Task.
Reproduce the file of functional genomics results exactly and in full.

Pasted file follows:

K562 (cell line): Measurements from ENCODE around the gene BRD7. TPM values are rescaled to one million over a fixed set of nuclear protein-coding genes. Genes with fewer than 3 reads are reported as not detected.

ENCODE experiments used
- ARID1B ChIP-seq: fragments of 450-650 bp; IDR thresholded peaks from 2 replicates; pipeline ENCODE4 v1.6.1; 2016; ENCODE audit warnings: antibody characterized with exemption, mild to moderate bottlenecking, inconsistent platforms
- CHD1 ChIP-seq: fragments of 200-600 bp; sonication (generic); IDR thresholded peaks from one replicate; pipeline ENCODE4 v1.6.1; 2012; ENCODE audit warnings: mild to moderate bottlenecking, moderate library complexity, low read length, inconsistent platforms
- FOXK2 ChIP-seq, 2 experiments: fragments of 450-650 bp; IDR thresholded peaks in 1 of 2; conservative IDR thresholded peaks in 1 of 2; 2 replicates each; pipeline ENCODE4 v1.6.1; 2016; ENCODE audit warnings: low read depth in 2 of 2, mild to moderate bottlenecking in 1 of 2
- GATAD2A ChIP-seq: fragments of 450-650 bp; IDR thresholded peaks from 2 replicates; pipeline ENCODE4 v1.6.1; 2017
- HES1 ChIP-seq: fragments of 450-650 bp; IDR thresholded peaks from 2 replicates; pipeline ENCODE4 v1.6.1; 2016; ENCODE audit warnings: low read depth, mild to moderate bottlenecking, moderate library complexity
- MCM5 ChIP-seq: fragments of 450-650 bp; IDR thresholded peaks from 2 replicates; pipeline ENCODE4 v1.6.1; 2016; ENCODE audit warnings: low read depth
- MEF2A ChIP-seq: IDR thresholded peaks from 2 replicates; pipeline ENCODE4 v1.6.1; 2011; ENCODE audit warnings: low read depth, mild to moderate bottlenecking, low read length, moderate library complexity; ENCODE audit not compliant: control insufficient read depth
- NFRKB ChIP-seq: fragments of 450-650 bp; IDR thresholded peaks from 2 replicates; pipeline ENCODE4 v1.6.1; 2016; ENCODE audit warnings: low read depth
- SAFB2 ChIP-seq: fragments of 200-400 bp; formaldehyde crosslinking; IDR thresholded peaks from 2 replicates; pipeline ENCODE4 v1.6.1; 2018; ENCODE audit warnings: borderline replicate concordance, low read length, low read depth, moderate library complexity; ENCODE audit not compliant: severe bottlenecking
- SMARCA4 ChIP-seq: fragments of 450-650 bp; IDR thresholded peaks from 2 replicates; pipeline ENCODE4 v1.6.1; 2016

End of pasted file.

K562 (cell line): Measurements from ENCODE around the gene BRD7. TPM values are rescaled to one million over a fixed set of nuclear protein-coding genes. Genes with fewer than 3 reads are reported as not detected.

ENCODE experiments used
- ARID1B ChIP-seq: fragments of 450-650 bp; IDR thresholded peaks from 2 replicates; pipeline ENCODE4 v1.6.1; 2016; ENCODE audit warnings: antibody characterized with exemption, mild to moderate bottlenecking, inconsistent platforms
- CHD1 ChIP-seq: fragments of 200-600 bp; sonication (generic); IDR thresholded peaks from one replicate; pipeline ENCODE4 v1.6.1; 2012; ENCODE audit warnings: mild to moderate bottlenecking, moderate library complexity, low read length, inconsistent platforms
- FOXK2 ChIP-seq, 2 experiments: fragments of 450-650 bp; IDR thresholded peaks in 1 of 2; conservative IDR thresholded peaks in 1 of 2; 2 replicates each; pipeline ENCODE4 v1.6.1; 2016; ENCODE audit warnings: low read depth in 2 of 2, mild to moderate bottlenecking in 1 of 2
- GATAD2A ChIP-seq: fragments of 450-650 bp; IDR thresholded peaks from 2 replicates; pipeline ENCODE4 v1.6.1; 2017
- HES1 ChIP-seq: fragments of 450-650 bp; IDR thresholded peaks from 2 replicates; pipeline ENCODE4 v1.6.1; 2016; ENCODE audit warnings: low read depth, mild to moderate bottlenecking, moderate library complexity
- MCM5 ChIP-seq: fragments of 450-650 bp; IDR thresholded peaks from 2 replicates; pipeline ENCODE4 v1.6.1; 2016; ENCODE audit warnings: low read depth
- MEF2A ChIP-seq: IDR thresholded peaks from 2 replicates; pipeline ENCODE4 v1.6.1; 2011; ENCODE audit warnings: low read depth, mild to moderate bottlenecking, low read length, moderate library complexity; ENCODE audit not compliant: control insufficient read depth
- NFRKB ChIP-seq: fragments of 450-650 bp; IDR thresholded peaks from 2 replicates; pipeline ENCODE4 v1.6.1; 2016; ENCODE audit warnings: low read depth
- SAFB2 ChIP-seq: fragments of 200-400 bp; formaldehyde crosslinking; IDR thresholded peaks from 2 replicates; pipeline ENCODE4 v1.6.1; 2018; ENCODE audit warnings: borderline replicate concordance, low read length, low read depth, moderate library complexity; ENCODE audit not compliant: severe bottlenecking
- SMARCA4 ChIP-seq: fragments of 450-650 bp; IDR thresholded peaks from 2 replicates; pipeline ENCODE4 v1.6.1; 2016